Update: This is in fact still happening and expanding to more patients. This national dereliction of duty and institutionalized malpractice is born out by the concerns expressed in a recent New York Times article Plan to Limit Some Drugs in Medicare Is Criticized:
Leaders of numerous patient advocacy groups said they were worried that patients could be harmed if the policy changed.
“The proposal undermines a key protection for some of the sickest, most vulnerable Medicare beneficiaries,” said Andrew Sperling, a lobbyist at the National Alliance on Mental Illness.
Under the proposal, Mr. Sperling said, a Medicare drug plan could have a list of preferred drugs with just two medications to treat schizophrenia. That is inadequate, he said, because antipsychotic drugs work in different ways in the body, and have different side effects. “You get much better outcomes when a doctor can work with patients to figure out which medications will work best for them,” he said.
Apparently they have decided to target Medicare as well.
As I had stated originally, I have been receiving disturbing reports regarding New Mexico Centennial Care’s disastrous roll out. I am prompted to share some of these issues due to a dire situation that appears to be a national Medicaid policy that I recently learned of. I have my own experiences with the so called “Medicaid Expansion” to share, but first the alarming situation of restricting psychiatric medications for those who need them.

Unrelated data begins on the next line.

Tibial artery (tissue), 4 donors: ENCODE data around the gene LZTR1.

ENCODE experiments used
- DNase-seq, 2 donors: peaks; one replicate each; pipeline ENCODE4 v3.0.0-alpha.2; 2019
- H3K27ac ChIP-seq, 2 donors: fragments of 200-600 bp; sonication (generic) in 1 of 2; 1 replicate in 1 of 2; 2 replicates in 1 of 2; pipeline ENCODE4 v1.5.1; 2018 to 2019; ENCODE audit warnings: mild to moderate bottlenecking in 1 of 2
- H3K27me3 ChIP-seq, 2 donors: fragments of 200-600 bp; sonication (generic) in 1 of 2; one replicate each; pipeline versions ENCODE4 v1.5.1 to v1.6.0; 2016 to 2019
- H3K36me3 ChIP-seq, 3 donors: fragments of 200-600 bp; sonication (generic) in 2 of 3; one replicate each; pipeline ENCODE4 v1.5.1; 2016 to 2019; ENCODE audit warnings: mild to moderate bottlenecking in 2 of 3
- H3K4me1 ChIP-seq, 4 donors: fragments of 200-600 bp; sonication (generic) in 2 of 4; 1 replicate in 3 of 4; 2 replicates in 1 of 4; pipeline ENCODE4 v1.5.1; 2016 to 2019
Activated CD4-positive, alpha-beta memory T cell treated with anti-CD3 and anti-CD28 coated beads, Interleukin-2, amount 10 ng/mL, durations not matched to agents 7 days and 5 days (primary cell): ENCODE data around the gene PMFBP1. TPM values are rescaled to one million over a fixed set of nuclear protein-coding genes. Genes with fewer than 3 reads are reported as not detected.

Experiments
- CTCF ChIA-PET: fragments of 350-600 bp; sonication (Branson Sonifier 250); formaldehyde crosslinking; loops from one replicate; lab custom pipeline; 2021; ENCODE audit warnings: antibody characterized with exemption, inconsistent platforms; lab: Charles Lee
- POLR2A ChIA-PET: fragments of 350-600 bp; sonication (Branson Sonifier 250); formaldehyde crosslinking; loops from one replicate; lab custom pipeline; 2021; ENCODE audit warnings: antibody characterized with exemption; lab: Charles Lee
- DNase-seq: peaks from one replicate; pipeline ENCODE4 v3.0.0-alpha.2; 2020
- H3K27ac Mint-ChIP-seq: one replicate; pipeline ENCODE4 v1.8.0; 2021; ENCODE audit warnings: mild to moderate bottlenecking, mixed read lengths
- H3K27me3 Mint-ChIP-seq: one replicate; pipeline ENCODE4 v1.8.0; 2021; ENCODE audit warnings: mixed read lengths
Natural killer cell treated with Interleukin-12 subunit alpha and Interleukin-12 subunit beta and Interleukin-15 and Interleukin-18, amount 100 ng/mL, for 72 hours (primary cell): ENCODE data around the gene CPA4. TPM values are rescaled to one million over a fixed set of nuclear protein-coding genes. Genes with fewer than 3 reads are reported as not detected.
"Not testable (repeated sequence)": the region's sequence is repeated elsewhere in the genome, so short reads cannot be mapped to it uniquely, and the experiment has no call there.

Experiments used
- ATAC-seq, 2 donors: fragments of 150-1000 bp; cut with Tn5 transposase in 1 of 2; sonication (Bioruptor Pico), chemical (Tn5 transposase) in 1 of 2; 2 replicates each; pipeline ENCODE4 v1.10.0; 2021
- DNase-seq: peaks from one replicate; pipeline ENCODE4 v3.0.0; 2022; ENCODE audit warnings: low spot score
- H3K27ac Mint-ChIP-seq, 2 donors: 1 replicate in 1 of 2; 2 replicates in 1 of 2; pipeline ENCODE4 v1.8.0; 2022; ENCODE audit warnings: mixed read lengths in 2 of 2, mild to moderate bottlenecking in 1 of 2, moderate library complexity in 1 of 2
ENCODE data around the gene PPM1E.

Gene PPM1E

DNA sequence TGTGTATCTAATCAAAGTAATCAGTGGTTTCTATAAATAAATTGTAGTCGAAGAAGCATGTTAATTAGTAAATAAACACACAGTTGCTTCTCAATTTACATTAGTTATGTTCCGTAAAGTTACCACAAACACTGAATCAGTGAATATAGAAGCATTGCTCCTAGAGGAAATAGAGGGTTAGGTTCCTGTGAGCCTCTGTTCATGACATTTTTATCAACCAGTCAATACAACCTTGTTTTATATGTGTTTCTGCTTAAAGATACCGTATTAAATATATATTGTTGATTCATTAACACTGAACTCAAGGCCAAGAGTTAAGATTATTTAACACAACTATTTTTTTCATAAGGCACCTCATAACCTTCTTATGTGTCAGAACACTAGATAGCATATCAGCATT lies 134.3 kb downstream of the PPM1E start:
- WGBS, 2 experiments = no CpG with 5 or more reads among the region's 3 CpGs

Mental health has been in the national news a lot lately with all the mass shootings at schools and other public places. New Mexico made the list with the Berrendo Middle School shooting in Roswell. The nightly news is full of domestic violence, homicides, and other violent crimes. Perfect timing for restricting psychiatric medications.
I am hearing direct patient reports that over the past month, a majority of psychiatric patients have been required to get a pre-authorization in order to receive their medications. Many patients are going without medication as this process can sometimes take weeks. The entity that seems to be enacting this practice is Presbyterian Health Plan, Inc. (see the Drugs Requiring Prior Authorization, and the What if my drug is not covered? pdfs, under the Prescription Drug Benefits section at that link. Those are the documents that are being used to restrict psychiatric medications from many New Mexicans in need).
Presbyterian Health Plan, Inc. has set up a system where insurance providers are effectively prescribing alternate medications to patients without seeing the patient or consulting with the patient’s physician. What is happening is that doctors are prescribing medications and if those are not on an approved list, the medicine is not covered and the patient is left to either take a medication that does not work for them and that their doctor has not prescribed, obtain the money for expensive medications on limited income, or go without.
This situation is based on eyewitness reports. Updates will be posted as they arise. When is it ever a good idea to restrict psychiatric medication from patients in need?
Agave Health, Inc.
Expanding Health Coverage for Low Income Adults: The Medicaid Opportunity under the Affordable Care Act (ACA)
New Mexico Centennial Care
Plan to Limit Some Drugs in Medicare Is Criticized
Presbyterian Health Plan, Inc.